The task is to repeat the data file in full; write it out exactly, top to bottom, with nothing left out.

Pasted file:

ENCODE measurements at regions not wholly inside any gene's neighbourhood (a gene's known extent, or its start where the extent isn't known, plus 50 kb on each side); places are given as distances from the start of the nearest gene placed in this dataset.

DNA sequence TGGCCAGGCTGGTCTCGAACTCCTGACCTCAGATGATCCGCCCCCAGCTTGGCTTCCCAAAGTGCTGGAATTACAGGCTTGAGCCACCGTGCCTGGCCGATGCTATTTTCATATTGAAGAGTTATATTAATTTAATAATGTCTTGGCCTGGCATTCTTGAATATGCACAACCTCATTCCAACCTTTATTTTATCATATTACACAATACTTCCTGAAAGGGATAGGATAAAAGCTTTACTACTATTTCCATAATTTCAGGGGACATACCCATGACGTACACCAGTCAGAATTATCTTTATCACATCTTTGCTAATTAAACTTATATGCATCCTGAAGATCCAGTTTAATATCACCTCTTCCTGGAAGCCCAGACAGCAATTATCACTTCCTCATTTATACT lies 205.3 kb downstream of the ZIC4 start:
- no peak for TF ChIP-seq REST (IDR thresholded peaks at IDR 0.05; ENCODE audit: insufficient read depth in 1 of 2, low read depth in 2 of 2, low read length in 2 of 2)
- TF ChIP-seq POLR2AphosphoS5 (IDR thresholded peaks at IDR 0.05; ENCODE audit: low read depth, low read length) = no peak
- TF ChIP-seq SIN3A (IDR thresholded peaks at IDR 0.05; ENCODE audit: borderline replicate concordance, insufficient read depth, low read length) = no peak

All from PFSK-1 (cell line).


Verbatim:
ENCODE measurements at regions not wholly inside any gene's neighbourhood (a gene's known extent, or its start where the extent isn't known, plus 50 kb on each side); places are given as distances from the start of the nearest gene placed in this dataset.

DNA sequence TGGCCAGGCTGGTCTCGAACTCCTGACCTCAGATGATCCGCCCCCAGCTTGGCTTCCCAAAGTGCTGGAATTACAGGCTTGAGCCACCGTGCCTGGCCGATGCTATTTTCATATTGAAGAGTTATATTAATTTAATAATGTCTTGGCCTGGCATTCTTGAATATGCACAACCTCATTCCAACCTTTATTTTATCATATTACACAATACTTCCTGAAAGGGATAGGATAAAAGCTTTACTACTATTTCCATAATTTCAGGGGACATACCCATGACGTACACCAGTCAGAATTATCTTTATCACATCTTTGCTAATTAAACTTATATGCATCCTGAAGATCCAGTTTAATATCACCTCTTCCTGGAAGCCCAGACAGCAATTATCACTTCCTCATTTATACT lies 205.3 kb downstream of the ZIC4 start:
- no peak for TF ChIP-seq REST (IDR thresholded peaks at IDR 0.05; ENCODE audit: insufficient read depth in 1 of 2, low read depth in 2 of 2, low read length in 2 of 2)
- TF ChIP-seq POLR2AphosphoS5 (IDR thresholded peaks at IDR 0.05; ENCODE audit: low read depth, low read length) = no peak
- TF ChIP-seq SIN3A (IDR thresholded peaks at IDR 0.05; ENCODE audit: borderline replicate concordance, insufficient read depth, low read length) = no peak

All from PFSK-1 (cell line).